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Japan Also Sends Out, Then Retracts, A False Missile Warning

NPR Top Stories - January 16, 2018 - 7:27am

"North Korea appears to have launched a missile ... The government urges people to take shelter," Tuesday's false alert read. Hawaii sent out a similar message three days ago.

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Trump's Insults Will Nudge African Nations Closer To China

NPR Top Stories - January 16, 2018 - 7:02am

The danger for the U.S. is that Trump's reported slurs make China an even more enticing partner for African nations, writes Somali-British journalist Ismail Einashe.

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Top Stories: Calif. Child Abuse Case; Fresh Produce In Food Stamp Program

NPR Top Stories - January 16, 2018 - 4:47am

Also: Pope Francis is in Chile, facing anger over clergy sex abuse cases; ex-White House strategist Steve Bannon will speak privately to a House committee; and gospel star Edwin Hawkins dies.

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Fugu Freakout: Don't Eat The Blowfish, Japanese Officials Warn

NPR Top Stories - January 16, 2018 - 3:51am

A supermarket in central Japan sold several packages of the fish containing potentially deadly parts. Officials have issued a warning to residents.

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Food Stamp Program Makes Fresh Produce More Affordable

NPR Top Stories - January 16, 2018 - 2:00am

A federally funded experimental program is partnering with a Latino grocery chain to reward people who use their food stamps to put more fresh produce on their tables.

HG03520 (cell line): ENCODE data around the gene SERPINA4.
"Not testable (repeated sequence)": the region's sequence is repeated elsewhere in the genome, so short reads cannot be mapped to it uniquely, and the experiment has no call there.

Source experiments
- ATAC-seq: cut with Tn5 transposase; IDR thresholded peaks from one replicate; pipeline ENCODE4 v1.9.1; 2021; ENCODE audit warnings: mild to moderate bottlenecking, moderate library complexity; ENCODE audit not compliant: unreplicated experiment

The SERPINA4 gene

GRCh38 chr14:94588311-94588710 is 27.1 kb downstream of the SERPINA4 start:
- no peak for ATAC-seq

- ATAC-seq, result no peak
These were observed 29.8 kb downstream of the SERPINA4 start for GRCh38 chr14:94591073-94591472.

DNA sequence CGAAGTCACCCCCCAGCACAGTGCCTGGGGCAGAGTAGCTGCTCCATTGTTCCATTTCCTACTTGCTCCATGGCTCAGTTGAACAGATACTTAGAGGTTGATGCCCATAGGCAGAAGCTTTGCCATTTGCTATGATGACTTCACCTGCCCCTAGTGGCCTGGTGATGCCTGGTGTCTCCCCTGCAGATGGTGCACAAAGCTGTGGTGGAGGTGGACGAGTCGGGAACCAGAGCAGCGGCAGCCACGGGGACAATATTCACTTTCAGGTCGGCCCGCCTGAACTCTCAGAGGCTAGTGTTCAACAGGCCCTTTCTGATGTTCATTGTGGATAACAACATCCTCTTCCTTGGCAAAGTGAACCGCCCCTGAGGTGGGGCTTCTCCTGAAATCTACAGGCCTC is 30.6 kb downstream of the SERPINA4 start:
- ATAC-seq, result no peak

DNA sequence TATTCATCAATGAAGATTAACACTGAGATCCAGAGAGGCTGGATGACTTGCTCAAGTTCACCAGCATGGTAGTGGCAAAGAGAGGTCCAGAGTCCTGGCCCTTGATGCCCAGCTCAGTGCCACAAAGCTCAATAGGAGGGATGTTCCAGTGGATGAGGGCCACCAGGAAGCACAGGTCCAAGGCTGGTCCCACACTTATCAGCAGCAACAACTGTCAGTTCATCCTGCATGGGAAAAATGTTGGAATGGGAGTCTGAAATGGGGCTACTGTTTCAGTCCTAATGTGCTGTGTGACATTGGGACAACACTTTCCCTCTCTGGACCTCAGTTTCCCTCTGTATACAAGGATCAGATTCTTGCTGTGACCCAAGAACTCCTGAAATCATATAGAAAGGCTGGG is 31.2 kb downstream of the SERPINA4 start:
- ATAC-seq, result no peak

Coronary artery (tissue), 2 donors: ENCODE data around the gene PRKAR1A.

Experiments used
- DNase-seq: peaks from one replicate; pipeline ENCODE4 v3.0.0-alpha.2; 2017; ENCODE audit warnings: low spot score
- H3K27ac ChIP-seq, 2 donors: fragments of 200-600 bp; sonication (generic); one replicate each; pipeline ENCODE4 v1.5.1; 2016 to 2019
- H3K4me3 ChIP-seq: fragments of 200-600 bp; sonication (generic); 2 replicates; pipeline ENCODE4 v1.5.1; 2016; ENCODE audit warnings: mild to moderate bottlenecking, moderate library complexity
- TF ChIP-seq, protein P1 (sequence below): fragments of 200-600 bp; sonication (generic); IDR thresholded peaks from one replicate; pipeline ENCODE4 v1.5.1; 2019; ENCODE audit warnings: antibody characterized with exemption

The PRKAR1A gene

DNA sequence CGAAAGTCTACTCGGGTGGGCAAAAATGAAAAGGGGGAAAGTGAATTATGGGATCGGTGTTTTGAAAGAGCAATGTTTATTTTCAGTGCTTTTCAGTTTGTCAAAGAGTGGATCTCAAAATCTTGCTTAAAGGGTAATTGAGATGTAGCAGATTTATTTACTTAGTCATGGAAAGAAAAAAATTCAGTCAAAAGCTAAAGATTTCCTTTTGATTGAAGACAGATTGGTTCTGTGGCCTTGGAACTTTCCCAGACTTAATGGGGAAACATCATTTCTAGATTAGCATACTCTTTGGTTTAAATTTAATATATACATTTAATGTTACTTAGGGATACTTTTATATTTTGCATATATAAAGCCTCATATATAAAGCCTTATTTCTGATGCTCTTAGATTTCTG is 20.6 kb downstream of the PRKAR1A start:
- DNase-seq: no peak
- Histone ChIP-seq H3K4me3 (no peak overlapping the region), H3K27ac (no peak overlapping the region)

(Image credit: Courtney Perkes/Kaiser Health News )

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It's An Easy Crime To Get Away With, But Prosecutors Are Trying To Change That

NPR Top Stories - January 16, 2018 - 2:00am

The sexual assault of a person with an intellectual disability is one of the most difficult crimes to prosecute, but some prosecutors are tackling the tricky cases.

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Gospel Star Edwin Hawkins, Known For 'Oh Happy Day,' Dies At 74

NPR Top Stories - January 16, 2018 - 1:05am

In 1970, the Edwin Hawkins singers won a Grammy for best soul gospel performance for "Oh Happy Day." It became an unexpected hit when a San Francisco disc jockey began playing the song.

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On Visit To Chile, Pope Asks For Forgiveness Over Sex-Abuse Scandal

NPR Top Stories - January 16, 2018 - 12:48am

At least five churches have been vandalized since Friday ahead of Francis' visit, some with firebombs as anger persists years after a major sex-abuse scandal that many see as a coverup by the Vatican.

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Couple Arrested After Children Found 'Shackled To Their Beds' In California Home

NPR Top Stories - January 15, 2018 - 11:34pm

Authorities said a daughter who managed to escape and dial 911 alerted police to the house of horrors in a Los Angeles suburb: 12 of her siblings, restrained in "dark and foul-smelling surroundings."

(Image credit: Riverside County Sheriffs Department /Getty Images)

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The Huddled Masses And The Myth Of America

NPR Top Stories - January 15, 2018 - 5:59pm

The United States has always thought of itself as a nation of immigrants. So why has immigration been such a controversial topic throughout our nation's history?